Making a difference: driving financial returns while addressing the world’s most pressing societal challenges

elea Webinar Series
60 min.
July 2020


This webinar, led by Professor Vanina Farber, elea Chair of Social Innovation and Sara Scaramella, Head of Private Equity, PG Impact Investments AG (PG Impact) appeared live on Wednesday, 8th July at 11AM CEST.

Crowding-in institutional investors is a critical challenge for structured investment funds that aim to tackle social problems.

How can investment funds attract these key sources of financial capital? What kind of impact metrics and financial return profiles are required to onboard institutional investors? How can a finance-first impact fund bring additionality to the impact landscape?

These are questions asked in this webinar, hosted by Professor Vanina Farber. Her guest, Sara Scaramella, discusses mobilizing institutional private capital at scale for deep impact. Sara Scaramella explained how PG Impact leverages third-party funds from a diverse institutional client base, such as foundations, family offices, private pension funds and banks/fund managers, to invest in products and services targeting underserved populations across the world.

PG Impact’s core activities focus on creating “deep-impact”; some 90% of the fund’s work relates to emerging markets. “Our only developed market investments at present are in affordable housing,” Scaramella explained to participants.

This mission is not without challenges, which Professor Farber and Scaramella discussed.

Challenges of bringing private capital at scale to impact investing

Scaramella explained that PG Impact seeks grow impact investing as an investable asset class for private investors across the board and intentionally diversifies its fundraising across foundations, banks, asset managers and even pension funds.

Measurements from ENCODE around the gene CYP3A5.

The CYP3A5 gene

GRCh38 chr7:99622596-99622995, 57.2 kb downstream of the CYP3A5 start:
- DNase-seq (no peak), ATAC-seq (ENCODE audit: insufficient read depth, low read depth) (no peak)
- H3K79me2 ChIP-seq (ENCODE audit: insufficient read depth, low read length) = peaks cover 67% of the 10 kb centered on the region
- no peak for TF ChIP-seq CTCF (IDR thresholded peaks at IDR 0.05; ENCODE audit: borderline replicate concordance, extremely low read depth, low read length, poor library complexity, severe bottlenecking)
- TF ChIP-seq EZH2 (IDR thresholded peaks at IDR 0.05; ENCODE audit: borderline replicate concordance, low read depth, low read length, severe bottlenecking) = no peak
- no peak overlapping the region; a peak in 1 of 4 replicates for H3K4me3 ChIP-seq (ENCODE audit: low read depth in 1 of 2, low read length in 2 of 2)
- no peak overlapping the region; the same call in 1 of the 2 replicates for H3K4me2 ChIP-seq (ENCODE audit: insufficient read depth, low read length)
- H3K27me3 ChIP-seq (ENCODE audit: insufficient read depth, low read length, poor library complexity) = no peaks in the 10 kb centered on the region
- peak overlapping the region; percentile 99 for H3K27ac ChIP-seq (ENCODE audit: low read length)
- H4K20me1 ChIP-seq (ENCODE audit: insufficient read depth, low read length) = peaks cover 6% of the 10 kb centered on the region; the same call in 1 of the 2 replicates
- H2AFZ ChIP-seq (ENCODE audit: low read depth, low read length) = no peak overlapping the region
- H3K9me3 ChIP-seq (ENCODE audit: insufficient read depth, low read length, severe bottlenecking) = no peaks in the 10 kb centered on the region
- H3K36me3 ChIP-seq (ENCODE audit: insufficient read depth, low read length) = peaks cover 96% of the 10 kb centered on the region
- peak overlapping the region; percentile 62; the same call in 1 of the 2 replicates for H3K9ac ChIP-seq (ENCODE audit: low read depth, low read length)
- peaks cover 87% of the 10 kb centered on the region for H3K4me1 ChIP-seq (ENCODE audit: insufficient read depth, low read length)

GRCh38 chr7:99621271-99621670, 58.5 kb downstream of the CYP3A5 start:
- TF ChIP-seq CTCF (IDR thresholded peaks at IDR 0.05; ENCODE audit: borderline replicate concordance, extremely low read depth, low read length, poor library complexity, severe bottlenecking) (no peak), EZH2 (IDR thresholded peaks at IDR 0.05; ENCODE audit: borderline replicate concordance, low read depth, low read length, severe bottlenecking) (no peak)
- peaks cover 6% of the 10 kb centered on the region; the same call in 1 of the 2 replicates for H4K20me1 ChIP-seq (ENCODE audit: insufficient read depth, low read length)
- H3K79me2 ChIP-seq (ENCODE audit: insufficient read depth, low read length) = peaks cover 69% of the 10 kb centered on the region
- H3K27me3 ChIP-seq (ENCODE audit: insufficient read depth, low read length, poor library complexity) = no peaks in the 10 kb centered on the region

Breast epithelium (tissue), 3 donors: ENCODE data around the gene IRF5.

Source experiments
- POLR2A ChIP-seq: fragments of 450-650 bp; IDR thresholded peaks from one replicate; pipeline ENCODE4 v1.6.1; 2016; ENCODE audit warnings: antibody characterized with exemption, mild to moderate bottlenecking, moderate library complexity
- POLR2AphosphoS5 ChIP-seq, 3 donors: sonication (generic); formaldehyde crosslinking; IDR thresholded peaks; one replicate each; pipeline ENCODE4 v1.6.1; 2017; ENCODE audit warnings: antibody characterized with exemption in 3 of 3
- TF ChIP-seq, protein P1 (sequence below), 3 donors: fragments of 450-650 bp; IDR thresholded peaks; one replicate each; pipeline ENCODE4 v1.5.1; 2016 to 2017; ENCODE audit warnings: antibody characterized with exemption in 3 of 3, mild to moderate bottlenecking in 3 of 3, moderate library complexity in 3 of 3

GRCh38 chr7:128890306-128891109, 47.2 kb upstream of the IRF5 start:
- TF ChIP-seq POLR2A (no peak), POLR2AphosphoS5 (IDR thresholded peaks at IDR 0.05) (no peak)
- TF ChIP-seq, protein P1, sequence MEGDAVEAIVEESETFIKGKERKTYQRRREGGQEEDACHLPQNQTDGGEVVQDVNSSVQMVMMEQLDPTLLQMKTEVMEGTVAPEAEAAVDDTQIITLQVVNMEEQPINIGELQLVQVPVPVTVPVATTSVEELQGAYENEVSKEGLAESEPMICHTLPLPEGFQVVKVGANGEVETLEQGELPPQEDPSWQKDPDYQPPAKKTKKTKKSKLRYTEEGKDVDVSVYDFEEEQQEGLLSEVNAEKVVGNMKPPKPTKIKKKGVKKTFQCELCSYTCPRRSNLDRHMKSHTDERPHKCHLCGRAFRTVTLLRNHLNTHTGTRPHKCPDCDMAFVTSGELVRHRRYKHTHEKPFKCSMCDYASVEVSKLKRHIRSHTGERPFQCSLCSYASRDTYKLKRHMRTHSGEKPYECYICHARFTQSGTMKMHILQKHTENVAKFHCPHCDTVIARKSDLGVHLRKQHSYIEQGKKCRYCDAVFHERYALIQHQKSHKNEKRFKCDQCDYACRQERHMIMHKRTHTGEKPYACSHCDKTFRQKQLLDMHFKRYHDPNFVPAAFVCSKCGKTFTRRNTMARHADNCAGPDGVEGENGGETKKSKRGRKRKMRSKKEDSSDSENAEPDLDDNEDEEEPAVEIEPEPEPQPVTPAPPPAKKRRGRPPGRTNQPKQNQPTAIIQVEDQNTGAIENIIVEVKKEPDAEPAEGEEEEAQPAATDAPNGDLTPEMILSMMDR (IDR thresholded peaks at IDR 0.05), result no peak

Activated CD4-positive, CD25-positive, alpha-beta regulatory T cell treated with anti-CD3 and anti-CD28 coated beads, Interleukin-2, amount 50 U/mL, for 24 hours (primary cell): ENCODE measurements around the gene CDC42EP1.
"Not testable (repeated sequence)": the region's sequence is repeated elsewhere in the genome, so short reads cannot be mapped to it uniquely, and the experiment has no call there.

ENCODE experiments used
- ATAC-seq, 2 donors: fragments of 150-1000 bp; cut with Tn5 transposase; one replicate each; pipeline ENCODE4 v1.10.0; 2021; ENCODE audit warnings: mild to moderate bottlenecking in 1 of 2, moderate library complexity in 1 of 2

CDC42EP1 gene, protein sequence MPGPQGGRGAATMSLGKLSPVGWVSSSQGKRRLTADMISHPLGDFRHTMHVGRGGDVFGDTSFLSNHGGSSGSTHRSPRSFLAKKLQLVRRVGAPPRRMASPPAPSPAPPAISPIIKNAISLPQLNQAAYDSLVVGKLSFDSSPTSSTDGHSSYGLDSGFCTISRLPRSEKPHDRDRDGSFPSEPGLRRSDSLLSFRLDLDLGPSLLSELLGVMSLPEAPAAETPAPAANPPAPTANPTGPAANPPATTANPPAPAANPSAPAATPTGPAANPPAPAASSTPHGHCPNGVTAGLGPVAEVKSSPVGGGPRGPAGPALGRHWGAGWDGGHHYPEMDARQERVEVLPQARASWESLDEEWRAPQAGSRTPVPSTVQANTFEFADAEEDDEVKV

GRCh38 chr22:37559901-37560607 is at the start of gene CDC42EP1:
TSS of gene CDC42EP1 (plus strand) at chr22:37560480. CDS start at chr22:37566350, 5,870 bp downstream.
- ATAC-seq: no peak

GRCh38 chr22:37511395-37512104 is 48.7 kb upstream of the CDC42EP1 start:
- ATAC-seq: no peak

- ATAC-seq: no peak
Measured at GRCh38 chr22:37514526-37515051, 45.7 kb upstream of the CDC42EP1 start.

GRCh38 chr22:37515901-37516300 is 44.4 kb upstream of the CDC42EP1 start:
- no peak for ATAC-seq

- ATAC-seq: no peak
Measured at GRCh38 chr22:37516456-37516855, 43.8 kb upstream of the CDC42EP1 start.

“We build our portfolios and products in ways that satisfy institutional investors,” she said, explaining that this was given institutional investors’ fiduciary duty to deliver market-rate return. In turn, this constraint means that PG Impact looks for investments that deliver market-rate returns.

That said, financial return requirements do not come with a trade off on social impact.  Scaramella says, “We go as deep as possible in terms of target beneficiaries and have a strong focus on emerging markets.”

PG Impact also benefits from its association with Partners Group, which helped the impact firm build a reputation in the impact investing sector rapidly, as external fund-raising and the bulk of the investment activity only started in 2017.

Asked what is critical for an impact offering within an established traditional investment manager to succeed, Scaramella notes the importance of having a dedicated team or using an alternative incentive structure for the regular team.

Another challenge is how to find investment opportunities that are commercially attractive and impactful. Scaramella said the fund aims to invest in commercial solutions to societal challenges.

“The human needs are vast, with some 1 billion people worldwide lacking access to basic products and services and some 730 million people entering the working-age population, but these needs also create great market opportunities,” Scaramella explained.

The estimated market size of emerging consumers’ demand for goods and services is more than $7 trillion. “We look for companies that find commercially compelling solutions that address societal challenges.” That is, PG Impact investees are high-performing firms serving a social purpose in growth markets. Focus areas are, among others: healthcare, education, financial services, energy access, food and agriculture.